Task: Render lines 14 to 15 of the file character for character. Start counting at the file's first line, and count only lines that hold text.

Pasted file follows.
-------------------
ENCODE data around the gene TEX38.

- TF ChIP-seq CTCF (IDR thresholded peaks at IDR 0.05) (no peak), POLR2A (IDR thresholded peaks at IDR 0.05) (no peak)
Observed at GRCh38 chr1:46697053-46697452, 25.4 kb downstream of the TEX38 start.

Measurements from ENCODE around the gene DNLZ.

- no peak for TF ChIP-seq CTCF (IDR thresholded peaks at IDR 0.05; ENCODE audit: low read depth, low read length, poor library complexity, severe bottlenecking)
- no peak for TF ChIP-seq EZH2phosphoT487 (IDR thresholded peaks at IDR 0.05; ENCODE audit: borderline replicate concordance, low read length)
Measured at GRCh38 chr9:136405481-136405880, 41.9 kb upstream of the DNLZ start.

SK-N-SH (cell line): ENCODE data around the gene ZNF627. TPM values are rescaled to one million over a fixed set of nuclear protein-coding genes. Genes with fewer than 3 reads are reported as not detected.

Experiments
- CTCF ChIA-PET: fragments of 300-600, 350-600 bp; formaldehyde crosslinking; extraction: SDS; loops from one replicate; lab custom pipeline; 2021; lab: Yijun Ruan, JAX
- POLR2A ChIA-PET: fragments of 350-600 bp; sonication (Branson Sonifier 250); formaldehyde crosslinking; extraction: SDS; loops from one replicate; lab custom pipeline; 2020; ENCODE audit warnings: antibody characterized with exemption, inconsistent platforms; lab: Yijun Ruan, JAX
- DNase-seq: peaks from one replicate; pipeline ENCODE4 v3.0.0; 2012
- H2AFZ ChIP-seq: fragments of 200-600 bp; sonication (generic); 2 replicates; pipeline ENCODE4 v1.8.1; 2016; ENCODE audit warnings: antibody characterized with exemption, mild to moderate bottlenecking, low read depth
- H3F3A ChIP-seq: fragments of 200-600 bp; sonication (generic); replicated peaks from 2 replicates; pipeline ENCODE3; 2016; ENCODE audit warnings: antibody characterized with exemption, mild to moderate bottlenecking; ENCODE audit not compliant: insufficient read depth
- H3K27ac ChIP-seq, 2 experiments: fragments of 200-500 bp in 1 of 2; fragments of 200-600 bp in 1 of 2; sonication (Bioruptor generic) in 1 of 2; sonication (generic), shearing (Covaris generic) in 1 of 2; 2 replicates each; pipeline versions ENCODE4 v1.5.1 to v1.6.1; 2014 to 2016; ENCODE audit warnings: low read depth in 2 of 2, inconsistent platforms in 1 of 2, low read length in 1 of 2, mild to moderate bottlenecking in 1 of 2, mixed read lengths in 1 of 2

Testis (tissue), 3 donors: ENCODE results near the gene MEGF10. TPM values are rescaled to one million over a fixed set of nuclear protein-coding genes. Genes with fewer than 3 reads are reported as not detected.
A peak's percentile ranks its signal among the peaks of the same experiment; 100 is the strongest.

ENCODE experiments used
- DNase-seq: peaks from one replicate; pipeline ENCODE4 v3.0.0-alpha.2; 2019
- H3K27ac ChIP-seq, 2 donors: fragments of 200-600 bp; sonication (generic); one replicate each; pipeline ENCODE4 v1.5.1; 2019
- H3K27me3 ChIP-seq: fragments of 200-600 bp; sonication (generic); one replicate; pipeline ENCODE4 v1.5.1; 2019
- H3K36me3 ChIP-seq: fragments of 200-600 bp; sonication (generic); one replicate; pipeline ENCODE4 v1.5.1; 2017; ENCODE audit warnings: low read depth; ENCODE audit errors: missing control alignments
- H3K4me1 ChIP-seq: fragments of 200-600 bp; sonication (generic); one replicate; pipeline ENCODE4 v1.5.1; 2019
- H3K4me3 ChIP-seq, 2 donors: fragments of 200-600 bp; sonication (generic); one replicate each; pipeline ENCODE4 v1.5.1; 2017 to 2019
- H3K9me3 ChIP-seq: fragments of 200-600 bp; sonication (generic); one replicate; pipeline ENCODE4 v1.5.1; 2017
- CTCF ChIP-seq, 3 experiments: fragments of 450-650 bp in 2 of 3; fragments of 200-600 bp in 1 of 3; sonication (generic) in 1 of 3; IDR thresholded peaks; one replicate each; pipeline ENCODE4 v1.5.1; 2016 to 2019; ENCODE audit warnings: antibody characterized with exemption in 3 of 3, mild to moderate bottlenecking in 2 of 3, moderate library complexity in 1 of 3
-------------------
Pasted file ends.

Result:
- H3F3A ChIP-seq: fragments of 200-600 bp; sonication (generic); replicated peaks from 2 replicates; pipeline ENCODE3; 2016; ENCODE audit warnings: antibody characterized with exemption, mild to moderate bottlenecking; ENCODE audit not compliant: insufficient read depth
- H3K27ac ChIP-seq, 2 experiments: fragments of 200-500 bp in 1 of 2; fragments of 200-600 bp in 1 of 2; sonication (Bioruptor generic) in 1 of 2; sonication (generic), shearing (Covaris generic) in 1 of 2; 2 replicates each; pipeline versions ENCODE4 v1.5.1 to v1.6.1; 2014 to 2016; ENCODE audit warnings: low read depth in 2 of 2, inconsistent platforms in 1 of 2, low read length in 1 of 2, mild to moderate bottlenecking in 1 of 2, mixed read lengths in 1 of 2